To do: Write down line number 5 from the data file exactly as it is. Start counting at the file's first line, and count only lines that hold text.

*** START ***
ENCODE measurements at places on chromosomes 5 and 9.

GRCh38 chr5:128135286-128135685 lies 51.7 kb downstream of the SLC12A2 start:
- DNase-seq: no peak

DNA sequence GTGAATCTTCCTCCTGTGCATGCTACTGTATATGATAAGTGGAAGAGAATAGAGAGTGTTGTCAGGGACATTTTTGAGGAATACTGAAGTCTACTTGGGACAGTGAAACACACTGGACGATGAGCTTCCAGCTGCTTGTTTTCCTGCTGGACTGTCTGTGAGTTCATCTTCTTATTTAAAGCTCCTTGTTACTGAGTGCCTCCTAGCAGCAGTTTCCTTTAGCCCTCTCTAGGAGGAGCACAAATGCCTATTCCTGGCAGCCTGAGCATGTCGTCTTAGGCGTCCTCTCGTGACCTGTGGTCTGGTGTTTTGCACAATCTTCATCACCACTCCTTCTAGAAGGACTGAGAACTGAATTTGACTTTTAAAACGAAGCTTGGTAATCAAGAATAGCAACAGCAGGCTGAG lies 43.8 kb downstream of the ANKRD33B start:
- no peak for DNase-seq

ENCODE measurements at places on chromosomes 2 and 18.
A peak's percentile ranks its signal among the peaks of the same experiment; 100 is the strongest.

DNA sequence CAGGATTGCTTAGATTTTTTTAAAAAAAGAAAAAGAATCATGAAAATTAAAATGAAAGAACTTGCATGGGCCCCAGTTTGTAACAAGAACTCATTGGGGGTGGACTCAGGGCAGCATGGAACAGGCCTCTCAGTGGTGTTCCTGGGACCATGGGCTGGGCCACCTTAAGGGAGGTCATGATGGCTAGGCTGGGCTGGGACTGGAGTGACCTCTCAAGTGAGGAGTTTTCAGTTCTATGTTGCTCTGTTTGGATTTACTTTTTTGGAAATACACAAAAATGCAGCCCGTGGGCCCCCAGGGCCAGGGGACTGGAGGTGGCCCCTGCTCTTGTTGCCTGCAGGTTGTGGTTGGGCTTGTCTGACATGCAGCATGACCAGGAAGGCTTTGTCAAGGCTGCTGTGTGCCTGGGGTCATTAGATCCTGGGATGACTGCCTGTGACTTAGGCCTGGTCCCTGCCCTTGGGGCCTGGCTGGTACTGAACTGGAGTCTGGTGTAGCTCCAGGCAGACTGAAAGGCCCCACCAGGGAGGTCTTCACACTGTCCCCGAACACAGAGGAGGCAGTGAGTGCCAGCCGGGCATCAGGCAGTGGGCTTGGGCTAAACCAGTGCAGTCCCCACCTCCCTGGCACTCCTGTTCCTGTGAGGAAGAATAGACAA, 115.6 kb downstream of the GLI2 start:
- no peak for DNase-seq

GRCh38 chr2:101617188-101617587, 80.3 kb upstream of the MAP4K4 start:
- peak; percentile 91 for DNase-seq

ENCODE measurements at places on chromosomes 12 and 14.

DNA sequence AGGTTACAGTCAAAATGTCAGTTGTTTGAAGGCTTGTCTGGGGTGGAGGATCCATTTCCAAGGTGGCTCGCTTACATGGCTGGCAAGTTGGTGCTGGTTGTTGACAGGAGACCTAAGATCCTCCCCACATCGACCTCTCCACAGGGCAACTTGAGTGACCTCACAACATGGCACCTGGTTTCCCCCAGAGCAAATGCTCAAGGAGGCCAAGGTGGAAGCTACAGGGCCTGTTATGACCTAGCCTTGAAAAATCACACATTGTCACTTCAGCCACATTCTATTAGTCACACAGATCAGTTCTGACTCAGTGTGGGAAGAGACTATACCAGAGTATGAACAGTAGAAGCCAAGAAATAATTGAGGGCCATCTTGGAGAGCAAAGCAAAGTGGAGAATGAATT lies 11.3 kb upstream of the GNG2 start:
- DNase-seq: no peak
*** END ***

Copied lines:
- no peak for DNase-seq